Read this article…

Posted 8 years ago at 8:16 pm.

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It’s Time to Think about Seasonal Affective Disorder Again

Now that it’s December 1st, and we’ve adjusted our clocks, some of us will find their circadian clock more out of order than others. Seasonal affective disorder strikes this time of year. We’ve written on this in the past. See our earlier post which highlights a Wall Street Journal article written by health editor, Melinda Beck.

For a newer article, read Seasonal Affective Disorder: How to Beat ‘Winter’ Depression.

Posted 8 years, 9 months ago at 9:19 pm.

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Imagine a Hamster with Jet Lag?

Researchers come up with all kinds of crazy studiesal, all in the spirit of solving complex medical and scientific challenges that expand our knowledge and can potentially lead to curing disease. Sometimes however, all the research in the world seems to only take us back to what we already know. A recent study by psychologists at University of California Berkley found that performance on learning and memory tasks are compromised by jet lag. The impact of jet lag has been closely correlated with the consequences of working shifts in research on the body’s circadian rhythms. But, learning and and memory problems can be avoided…..

Read this article…

Posted 8 years, 9 months ago at 10:00 am.

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A Primer of Sleep Disorders for Shift Workers

The fifth edition of Diagnostic and Statistical Manual of Mental Disorders (DSM-5) won’t be published by the American Psychiatric Association APA) for a few years (May 2013).  However, developing the roadmap of psychiatric diagnoses is a huge initiative as feedback is being sought from over 600 global experts.  The DSM provides the standard classification of mental disorders used by mental health and other health professionals for diagnostic and research purposes.  In addition, insurance companies use the DSM diagnoses to determine which psychiatric conditions will be covered by health insurance.

Over the years since the last DSM was published (1994), new research has been published on many psychiatric conditions.  New research leads to new opinions on the identification and treatment of disorders. Sleep disorders, many of which often plague shift workers, have received a significant amount of attention in recent years and as a result, the current draft of the DSM-5 includes information that shift workers and their employers should be aware of.  The recommendations for revisions to the DSM are posted on the APA’s web site for the manual  Public review and written comments are welcome. Comments will be reviewed and considered by the DSM-5Work Groups.

The sleep disorder work group is recommending greater inclusion of sleep disorders. This is being proposed primarily as a way to educate non-expert sleep clinicians (such as psychiatrists and general medical physicians) about sleep disorders that have mental as well as medical/neurological aspects.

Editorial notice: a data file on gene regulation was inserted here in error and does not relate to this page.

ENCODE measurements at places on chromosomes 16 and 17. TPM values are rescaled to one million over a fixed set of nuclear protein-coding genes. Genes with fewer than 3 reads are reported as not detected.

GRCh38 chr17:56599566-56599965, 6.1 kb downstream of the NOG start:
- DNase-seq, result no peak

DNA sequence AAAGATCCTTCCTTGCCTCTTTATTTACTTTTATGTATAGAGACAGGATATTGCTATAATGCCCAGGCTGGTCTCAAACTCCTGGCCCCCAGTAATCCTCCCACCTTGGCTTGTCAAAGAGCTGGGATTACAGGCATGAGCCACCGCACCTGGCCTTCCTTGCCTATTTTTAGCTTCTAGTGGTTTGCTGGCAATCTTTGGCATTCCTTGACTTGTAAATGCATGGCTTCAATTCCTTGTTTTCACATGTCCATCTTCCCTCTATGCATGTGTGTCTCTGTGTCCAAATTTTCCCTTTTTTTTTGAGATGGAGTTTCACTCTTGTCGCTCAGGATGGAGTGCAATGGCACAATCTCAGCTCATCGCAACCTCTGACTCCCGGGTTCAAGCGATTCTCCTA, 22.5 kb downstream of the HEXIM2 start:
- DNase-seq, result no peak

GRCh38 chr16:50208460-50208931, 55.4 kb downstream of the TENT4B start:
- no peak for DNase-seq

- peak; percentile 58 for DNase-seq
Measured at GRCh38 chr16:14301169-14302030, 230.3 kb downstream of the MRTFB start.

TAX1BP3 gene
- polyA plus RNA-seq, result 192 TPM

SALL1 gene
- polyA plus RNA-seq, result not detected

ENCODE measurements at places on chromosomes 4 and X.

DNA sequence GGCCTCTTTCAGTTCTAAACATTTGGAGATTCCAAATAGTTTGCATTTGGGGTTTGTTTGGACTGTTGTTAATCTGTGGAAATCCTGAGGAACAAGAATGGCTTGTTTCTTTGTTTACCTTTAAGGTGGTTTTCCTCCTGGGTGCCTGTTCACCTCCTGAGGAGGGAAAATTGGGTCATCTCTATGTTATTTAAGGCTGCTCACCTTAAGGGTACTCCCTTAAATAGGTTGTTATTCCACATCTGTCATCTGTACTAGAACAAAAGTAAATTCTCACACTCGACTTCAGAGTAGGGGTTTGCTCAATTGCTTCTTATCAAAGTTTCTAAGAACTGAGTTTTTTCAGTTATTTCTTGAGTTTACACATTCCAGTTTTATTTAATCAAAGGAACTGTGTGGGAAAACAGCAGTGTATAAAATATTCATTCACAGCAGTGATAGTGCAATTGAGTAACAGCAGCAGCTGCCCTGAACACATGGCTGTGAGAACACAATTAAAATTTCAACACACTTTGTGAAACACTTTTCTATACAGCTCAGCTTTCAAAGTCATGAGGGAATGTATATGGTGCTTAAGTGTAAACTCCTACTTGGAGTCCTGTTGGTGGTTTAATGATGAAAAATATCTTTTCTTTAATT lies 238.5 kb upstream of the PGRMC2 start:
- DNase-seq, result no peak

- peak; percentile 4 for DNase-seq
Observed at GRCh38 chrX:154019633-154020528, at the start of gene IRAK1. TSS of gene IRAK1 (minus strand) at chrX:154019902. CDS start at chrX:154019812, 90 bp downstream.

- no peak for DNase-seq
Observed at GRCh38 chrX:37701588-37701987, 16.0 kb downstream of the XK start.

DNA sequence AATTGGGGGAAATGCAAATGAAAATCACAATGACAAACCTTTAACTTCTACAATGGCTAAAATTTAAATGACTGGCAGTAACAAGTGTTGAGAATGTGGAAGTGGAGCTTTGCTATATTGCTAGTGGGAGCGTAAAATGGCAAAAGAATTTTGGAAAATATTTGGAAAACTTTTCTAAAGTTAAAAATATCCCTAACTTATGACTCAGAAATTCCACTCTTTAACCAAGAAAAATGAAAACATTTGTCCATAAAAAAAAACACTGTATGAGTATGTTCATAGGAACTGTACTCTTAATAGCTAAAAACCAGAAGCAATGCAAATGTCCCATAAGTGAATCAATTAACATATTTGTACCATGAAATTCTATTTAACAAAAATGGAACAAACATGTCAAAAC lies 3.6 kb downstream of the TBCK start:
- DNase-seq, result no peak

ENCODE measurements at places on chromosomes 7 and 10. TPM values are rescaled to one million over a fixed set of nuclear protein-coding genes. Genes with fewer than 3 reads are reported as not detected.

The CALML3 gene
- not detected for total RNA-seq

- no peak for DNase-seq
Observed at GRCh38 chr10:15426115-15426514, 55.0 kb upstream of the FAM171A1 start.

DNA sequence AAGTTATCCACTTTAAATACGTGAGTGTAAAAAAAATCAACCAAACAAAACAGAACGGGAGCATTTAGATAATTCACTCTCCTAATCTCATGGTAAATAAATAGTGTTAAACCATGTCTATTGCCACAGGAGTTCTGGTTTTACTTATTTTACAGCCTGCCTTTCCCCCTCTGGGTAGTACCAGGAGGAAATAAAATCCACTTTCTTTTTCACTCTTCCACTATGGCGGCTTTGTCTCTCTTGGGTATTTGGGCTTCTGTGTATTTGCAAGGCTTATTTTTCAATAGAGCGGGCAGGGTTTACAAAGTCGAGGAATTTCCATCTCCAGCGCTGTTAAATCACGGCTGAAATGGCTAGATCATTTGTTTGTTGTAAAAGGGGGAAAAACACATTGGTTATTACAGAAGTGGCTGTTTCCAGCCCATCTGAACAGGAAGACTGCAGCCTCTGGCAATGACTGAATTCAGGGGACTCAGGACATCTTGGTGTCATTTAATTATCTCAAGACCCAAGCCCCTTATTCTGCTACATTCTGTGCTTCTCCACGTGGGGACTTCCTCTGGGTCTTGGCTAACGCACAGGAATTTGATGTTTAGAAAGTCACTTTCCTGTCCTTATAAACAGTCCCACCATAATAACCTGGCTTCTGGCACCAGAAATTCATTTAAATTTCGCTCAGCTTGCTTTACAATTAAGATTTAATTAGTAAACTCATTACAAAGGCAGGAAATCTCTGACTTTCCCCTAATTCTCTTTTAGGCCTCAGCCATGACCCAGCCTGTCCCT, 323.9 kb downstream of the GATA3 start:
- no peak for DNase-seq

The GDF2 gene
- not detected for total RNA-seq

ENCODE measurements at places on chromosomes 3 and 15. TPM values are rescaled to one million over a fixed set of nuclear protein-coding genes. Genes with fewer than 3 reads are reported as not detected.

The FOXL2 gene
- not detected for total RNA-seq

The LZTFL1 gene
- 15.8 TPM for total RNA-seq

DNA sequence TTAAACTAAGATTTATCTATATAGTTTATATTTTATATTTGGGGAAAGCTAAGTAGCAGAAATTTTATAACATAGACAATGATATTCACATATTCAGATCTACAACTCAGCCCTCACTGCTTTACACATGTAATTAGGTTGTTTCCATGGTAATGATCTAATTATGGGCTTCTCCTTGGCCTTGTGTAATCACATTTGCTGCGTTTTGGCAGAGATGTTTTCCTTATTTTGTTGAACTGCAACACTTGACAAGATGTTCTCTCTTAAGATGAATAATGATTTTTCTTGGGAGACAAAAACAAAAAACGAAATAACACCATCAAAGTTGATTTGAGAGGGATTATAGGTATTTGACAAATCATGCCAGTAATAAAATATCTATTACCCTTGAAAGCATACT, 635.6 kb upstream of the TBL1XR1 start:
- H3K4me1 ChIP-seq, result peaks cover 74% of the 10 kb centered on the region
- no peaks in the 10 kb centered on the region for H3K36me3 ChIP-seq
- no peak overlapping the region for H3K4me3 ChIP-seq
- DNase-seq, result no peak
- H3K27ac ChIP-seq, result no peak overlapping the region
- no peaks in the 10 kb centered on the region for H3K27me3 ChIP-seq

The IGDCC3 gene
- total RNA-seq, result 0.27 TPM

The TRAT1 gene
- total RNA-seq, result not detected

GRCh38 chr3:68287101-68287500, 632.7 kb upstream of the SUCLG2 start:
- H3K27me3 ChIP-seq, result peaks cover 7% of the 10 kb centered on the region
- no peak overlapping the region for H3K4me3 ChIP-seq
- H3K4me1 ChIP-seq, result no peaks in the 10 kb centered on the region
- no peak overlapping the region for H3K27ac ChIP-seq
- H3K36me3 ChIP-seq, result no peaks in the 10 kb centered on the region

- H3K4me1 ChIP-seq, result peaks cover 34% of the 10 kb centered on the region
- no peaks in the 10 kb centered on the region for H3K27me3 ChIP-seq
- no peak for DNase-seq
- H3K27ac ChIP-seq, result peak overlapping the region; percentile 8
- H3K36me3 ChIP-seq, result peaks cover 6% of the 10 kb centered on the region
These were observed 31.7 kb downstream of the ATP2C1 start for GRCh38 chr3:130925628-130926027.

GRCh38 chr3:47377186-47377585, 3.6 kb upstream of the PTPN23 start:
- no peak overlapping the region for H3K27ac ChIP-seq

Among the changes being recommended the significant ones impacting shift workers include:

1.  Adding obstructive sleep apnea hypopnea syndrome to the DSM-5: this disorder was previously contained under the sleep disordered breathing category.  Obstructive sleep apnea is associated with snoring, obesity, increased waist girth, and male gender. Central sleep apnea is most strongly associated with advanced age, heart failure, and diabetes.  Cardiac problems associated with obstructive and central apnea are different.

  • Obstructive sleep apnea is associated with ventricular ectopy which is often experienced as a strong or skipped heart beat resulting from abnormal electrical activation originating in the ventricles (heart’s lower chambers) before a normal heartbeat would occur Studies have indicated that sleep apnea promotes ventricular ectopy.
  •  Central sleep apnea is more strongly associated with atrial fibrillation. During atrial fibrillation, the heart’s two upper chambers (the atria) quiver instead of beating effectively. Blood isn’t pumped completely out of the chambers, so it may pool and clot. If a piece of a blood clot in the atria leaves the heart and becomes lodged in an artery in the brain, a stroke results. About 15 percent of strokes occur in people with atrial fibrillation.

People with coronary artery disease whose blood oxygen is lowered by sleep disordered breathing may be at risk of ventricular arrhythmias and nocturnal sudden death. CPAP treatment may reduce this risk. Sleep disordered breathing, including apnea, may cause coronary artery disease and hypertension.

2.  Adding primary central sleep apnea to the DSM-5.  See 1. above. Point is to separate obstructive and central sleep apnea as the risk factors and outcomes for each are different.